I finished reading Shadow and Bone about a week ago and might be a little fuzzy on the details, but I needed to let this story rest for a while before I could talk about it. I absolutely devoured this book, I read it in basically one sitting and on the same night I bought it I was already looking for the next one. That’s not to say it was perfect, but I’ll definitively pick up the next one.
“It’s such an honor to finally meet the Sun Summoner.”
Shadow and Bone is about an orphan called Alina Starkov who, together with her best friend Mal, is a soldier at the First Army. While crossing what is known as the Shadow Fold, a dark and impenetrable place with creatures that eat human flesh, she unknowingly saves everyone by displaying Grisha abilities. Soon she’s swept away into this glamorous and mysterious world that is the Grisha world or, how they are also called, the Second Army. But this elite magical people hide many secrets and Alina has to deal with them all, including her dangerous attraction to their leader: the Darkling.
Let me start by saying that what first drew me to it was the cover, all that black and red and gray that becomes white; I just had to pick it up. But this book also has an impressive world building, and that it was always shown rather than told. It definitively gets points for that. I really liked the contrast between everyone else and the Grisha: we get to see the First Army (a more traditional army) which is disciplined and not at all luxurious and then the Grisha, who live on a palace beside the King’s and wear fine fabrics.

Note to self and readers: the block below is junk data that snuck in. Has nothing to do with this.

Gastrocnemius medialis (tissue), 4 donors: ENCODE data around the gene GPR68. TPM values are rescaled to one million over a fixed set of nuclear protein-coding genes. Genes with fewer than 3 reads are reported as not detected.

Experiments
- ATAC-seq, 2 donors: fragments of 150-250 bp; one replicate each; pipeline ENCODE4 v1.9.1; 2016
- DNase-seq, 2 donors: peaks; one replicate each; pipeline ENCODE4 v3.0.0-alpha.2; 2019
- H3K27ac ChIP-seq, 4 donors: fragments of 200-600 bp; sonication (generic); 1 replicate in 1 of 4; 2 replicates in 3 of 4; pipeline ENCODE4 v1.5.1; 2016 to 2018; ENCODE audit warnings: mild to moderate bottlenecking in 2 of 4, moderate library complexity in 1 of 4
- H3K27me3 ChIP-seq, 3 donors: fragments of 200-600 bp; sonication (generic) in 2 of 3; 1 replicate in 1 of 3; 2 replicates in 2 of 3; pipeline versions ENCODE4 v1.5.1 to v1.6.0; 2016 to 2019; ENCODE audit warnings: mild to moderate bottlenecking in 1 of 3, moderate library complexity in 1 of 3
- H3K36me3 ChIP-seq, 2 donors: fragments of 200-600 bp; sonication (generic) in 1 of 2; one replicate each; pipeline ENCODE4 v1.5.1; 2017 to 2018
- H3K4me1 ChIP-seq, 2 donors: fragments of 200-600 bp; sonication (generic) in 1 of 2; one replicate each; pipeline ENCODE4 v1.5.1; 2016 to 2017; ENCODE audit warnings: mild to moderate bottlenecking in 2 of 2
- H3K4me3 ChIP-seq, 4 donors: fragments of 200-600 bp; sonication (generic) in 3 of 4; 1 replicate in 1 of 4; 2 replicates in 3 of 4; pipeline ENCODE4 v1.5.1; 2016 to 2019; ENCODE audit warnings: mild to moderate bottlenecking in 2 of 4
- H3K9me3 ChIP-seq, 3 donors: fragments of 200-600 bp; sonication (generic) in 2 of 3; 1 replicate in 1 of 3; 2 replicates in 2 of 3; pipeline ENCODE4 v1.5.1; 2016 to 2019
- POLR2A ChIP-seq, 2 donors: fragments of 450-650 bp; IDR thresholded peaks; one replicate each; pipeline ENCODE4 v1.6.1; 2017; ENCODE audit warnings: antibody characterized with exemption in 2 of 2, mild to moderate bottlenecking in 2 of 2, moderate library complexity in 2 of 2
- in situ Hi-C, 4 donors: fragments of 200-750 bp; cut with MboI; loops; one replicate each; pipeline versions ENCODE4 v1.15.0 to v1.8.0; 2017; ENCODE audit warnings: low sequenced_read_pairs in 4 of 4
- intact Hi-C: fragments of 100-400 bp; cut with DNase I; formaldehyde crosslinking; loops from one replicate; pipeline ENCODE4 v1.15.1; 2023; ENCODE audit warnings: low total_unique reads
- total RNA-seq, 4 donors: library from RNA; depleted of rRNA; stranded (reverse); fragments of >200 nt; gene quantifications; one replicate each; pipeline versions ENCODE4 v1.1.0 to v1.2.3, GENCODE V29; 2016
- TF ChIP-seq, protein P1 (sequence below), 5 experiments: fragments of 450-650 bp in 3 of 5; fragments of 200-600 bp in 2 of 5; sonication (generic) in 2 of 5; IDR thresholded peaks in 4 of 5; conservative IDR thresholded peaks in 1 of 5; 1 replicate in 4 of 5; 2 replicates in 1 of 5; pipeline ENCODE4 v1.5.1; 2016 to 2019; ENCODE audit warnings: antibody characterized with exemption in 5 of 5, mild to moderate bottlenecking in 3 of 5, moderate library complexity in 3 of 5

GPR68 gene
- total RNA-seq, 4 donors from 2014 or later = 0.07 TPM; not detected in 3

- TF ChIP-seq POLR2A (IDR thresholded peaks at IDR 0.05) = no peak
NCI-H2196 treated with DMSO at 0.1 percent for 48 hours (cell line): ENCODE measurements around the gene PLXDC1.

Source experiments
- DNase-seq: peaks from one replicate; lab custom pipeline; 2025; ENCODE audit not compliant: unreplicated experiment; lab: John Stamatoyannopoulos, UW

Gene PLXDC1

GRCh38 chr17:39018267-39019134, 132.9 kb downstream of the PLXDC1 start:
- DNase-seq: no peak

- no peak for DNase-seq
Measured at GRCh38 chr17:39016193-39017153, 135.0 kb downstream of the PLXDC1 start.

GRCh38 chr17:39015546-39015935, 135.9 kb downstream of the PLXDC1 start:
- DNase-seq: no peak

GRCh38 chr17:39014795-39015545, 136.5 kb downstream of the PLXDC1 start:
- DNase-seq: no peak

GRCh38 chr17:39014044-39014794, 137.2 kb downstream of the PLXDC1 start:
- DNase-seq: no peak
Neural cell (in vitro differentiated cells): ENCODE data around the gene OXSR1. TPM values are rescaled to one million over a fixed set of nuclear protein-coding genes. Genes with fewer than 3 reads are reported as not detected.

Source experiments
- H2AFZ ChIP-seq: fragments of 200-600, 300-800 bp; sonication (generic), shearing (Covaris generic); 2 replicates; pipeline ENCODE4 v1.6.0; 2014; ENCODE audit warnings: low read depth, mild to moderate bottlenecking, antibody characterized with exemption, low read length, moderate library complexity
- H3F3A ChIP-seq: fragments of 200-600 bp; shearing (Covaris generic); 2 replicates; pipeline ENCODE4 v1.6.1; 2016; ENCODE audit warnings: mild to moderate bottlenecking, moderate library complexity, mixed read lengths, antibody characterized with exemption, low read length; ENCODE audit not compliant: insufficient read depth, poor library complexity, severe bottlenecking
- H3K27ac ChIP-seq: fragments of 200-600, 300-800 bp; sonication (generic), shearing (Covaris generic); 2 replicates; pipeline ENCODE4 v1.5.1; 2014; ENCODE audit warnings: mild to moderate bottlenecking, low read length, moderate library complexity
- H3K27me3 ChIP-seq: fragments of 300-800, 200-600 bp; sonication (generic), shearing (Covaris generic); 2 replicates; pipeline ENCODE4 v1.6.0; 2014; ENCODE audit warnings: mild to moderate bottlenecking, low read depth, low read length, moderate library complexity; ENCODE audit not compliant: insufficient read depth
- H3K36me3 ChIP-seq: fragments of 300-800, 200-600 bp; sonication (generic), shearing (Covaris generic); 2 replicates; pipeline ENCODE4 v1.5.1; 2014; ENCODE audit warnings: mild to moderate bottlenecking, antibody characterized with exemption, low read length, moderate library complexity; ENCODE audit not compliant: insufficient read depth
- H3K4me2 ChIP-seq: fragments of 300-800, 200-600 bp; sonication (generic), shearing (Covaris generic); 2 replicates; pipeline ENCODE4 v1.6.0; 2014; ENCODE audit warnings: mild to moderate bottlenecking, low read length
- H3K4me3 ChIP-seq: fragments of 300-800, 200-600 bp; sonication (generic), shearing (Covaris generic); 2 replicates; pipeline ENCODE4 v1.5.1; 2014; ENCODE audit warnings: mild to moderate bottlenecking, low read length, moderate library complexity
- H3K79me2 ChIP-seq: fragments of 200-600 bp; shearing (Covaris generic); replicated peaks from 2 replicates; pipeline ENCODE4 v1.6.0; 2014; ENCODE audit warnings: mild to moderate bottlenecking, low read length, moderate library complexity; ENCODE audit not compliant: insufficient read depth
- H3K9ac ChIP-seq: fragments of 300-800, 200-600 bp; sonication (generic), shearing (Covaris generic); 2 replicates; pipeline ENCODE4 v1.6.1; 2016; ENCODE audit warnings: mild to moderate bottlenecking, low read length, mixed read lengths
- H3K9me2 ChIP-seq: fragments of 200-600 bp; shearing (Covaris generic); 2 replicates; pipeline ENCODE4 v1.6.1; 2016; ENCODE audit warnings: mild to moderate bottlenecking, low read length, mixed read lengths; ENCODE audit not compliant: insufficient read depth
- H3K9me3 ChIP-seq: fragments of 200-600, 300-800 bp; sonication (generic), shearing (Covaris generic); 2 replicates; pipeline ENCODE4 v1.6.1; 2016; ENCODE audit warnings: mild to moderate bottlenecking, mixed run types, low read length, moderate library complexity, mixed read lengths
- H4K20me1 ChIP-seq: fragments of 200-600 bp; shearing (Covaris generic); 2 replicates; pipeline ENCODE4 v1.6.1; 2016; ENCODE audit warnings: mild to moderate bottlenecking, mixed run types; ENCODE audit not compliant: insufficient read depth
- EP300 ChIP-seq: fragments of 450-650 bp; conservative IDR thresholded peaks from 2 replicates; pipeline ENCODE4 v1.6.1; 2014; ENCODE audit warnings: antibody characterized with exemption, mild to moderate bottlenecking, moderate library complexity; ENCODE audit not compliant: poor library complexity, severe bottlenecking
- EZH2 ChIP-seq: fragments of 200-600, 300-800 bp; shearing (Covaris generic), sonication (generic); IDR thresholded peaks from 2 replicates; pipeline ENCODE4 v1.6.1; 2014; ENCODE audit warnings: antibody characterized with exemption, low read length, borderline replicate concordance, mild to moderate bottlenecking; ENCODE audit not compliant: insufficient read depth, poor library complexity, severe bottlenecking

The hair rose on my arms. I had the same feeling I’d had as we were crossing the canal, the sense of crossing the boundary between two worlds.
I can’t say too much about the Darkling because that way lays some major spoilers, but while I never liked him much personality wise I have to admit I wavered between wanting him to be good and wanting him to be bad. Court life didn’t interest me very much, I preferred to hear about the army and fights, but there was some important plot development going on there that kept me reading.
One of the things I loved about this book was the names. Everything has beautiful Russian-like names and that’s one of my favorite languages. It gave Ravka, Alina’s fictional homeland, a foreign feel to me. Made everything more magical, since it’s not a language I hear much here in Brazil. Another was the different point of view she gave the prologue and the epilogue, going from first person to third, it set the ethereal feel of the whole book that much higher.
“Goed morgen, fentomen!” a deckhand shouts to them as he passes by, his arms full of rope.
All the ship’s crew call them fentomen. It is the Kerch word for ghosts.
That’s pretty much it from what I remember. One of the problems of letting a story steam too long is that I end up forgetting some of the details I wanted to talk about, but I think I covered most of what caught my attention.